Radio Free Georgetown
Community radio stations, many run as radical, left-wing collectives, sprouted up across the country in the late 1960s and early 1970s. Among the most outrageous was WGTB-FM at Georgetown University in Washington, DC.
The hippies, students, and activists who ran the station took on Georgetown's Jesuit administration, the Federal Communications Commission, and the power elite of Washington, DC. What started out as a low-power operation mushroomed into a station that broadcast at 6,700 watts and reached an audience of almost 100,000 people in the nation's capital.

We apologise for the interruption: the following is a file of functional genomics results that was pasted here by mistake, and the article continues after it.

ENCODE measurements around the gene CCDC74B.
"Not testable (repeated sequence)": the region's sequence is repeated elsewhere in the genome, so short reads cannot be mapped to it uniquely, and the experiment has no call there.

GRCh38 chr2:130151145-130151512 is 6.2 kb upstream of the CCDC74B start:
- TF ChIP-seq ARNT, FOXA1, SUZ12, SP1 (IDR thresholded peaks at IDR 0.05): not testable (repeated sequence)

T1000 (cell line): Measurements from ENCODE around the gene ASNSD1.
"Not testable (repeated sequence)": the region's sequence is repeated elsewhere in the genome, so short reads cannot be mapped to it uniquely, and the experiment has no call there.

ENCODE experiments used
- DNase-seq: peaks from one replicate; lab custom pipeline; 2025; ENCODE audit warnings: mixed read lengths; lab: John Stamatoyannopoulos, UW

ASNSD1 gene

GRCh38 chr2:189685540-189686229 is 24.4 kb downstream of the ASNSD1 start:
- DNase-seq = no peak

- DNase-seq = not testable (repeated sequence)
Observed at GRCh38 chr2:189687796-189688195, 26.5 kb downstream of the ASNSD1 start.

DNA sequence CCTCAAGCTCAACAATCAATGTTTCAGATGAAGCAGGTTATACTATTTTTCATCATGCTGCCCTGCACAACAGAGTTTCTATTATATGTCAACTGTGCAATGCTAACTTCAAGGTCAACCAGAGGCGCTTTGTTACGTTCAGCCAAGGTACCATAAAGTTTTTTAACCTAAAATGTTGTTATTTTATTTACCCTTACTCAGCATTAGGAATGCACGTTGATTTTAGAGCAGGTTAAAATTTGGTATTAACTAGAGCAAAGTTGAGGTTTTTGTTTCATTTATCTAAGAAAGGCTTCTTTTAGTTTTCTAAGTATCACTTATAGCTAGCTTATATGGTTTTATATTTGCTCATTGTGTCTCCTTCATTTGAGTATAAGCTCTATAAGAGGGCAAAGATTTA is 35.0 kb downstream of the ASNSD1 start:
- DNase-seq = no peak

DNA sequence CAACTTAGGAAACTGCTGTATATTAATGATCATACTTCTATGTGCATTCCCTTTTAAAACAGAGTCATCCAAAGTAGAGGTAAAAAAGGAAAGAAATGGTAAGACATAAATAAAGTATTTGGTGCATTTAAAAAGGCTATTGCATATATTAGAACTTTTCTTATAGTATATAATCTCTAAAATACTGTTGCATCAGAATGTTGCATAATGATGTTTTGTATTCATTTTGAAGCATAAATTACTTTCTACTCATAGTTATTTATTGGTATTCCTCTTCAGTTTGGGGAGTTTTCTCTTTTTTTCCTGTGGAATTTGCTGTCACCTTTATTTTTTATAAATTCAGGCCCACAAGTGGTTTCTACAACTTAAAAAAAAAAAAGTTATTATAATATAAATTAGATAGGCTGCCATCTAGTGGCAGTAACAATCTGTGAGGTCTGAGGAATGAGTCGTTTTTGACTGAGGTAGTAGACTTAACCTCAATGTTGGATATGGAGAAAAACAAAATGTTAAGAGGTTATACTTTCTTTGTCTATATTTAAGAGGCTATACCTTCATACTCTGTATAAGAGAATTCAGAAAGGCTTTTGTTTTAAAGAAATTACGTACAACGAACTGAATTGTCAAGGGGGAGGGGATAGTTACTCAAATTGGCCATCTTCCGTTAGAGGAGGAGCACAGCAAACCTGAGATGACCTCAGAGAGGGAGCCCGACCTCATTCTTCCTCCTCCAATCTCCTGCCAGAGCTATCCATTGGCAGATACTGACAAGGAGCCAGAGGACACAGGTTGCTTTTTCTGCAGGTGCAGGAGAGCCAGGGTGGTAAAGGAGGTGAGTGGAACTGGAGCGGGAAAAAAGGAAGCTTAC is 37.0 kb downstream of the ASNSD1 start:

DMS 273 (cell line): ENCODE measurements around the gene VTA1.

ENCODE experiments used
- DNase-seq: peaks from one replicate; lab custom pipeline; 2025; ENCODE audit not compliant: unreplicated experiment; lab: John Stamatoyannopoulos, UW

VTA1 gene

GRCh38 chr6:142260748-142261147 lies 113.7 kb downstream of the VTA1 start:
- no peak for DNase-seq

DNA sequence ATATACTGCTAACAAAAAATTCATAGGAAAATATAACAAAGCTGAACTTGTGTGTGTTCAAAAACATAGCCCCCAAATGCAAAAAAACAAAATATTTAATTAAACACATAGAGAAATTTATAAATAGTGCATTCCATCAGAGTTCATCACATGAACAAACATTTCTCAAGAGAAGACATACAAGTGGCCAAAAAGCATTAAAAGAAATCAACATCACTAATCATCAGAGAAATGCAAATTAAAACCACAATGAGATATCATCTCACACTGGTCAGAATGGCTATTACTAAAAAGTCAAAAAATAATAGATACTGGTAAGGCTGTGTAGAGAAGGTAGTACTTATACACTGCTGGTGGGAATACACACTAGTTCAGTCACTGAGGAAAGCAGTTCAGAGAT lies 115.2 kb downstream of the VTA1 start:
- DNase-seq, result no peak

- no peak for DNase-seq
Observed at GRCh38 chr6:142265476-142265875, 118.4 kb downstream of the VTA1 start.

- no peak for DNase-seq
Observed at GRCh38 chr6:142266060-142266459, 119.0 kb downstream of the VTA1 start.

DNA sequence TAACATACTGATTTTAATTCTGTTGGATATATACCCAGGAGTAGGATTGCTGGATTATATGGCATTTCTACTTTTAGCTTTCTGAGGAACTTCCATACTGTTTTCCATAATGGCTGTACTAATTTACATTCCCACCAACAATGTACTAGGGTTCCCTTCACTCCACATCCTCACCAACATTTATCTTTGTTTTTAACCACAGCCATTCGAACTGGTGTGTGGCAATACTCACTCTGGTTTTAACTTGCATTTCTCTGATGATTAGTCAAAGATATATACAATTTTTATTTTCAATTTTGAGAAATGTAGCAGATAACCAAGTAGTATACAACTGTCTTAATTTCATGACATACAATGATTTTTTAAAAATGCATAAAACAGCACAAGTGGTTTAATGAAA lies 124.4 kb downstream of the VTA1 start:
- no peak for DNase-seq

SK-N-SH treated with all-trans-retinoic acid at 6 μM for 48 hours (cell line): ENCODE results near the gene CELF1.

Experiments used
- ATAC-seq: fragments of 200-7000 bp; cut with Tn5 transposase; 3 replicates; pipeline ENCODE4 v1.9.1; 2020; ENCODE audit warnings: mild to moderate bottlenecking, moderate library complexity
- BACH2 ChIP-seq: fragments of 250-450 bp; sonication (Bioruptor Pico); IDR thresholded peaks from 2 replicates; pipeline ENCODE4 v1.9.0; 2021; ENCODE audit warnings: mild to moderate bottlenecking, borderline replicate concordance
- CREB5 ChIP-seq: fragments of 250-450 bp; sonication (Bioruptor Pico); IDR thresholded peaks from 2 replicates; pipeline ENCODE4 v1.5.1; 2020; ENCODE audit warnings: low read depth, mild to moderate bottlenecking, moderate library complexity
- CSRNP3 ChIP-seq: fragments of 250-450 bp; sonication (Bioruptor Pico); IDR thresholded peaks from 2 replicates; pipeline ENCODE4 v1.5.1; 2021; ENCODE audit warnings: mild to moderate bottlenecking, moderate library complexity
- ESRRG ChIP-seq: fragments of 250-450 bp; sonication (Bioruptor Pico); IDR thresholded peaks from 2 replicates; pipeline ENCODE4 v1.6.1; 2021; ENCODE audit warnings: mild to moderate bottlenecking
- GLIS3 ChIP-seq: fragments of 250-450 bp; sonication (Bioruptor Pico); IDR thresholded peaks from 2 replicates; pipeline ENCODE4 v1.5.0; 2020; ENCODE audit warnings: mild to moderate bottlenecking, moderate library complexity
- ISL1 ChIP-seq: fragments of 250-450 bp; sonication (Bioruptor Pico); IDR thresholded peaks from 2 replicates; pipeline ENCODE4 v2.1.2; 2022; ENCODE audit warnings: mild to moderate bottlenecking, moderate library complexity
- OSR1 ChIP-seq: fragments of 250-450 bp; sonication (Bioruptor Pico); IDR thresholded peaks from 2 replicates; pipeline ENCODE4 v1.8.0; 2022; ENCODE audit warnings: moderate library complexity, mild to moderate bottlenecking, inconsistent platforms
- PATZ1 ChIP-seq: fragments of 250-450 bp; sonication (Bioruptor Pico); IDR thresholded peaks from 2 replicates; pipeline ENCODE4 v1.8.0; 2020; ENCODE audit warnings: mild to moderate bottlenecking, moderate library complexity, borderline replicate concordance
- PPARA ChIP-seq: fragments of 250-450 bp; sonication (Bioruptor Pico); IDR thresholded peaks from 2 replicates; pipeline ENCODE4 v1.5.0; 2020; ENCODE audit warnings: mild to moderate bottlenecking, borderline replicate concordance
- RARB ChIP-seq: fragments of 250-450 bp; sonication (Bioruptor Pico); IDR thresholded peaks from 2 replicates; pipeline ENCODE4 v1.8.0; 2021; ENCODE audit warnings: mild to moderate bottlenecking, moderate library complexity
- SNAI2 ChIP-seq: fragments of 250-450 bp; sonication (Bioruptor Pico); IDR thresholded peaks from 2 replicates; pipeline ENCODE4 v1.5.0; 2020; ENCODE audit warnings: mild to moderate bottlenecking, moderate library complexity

In 1971 Georgetown tapped Ken Sleeman, a 25-year-old radio engineer, to manage the station, hoping he could eliminate the anti-war missives and left-wing rhetoric from the air. It only became worse.
In this edition of Lost and Found Sound, Sleeman shares some moments from his time at WGTB.
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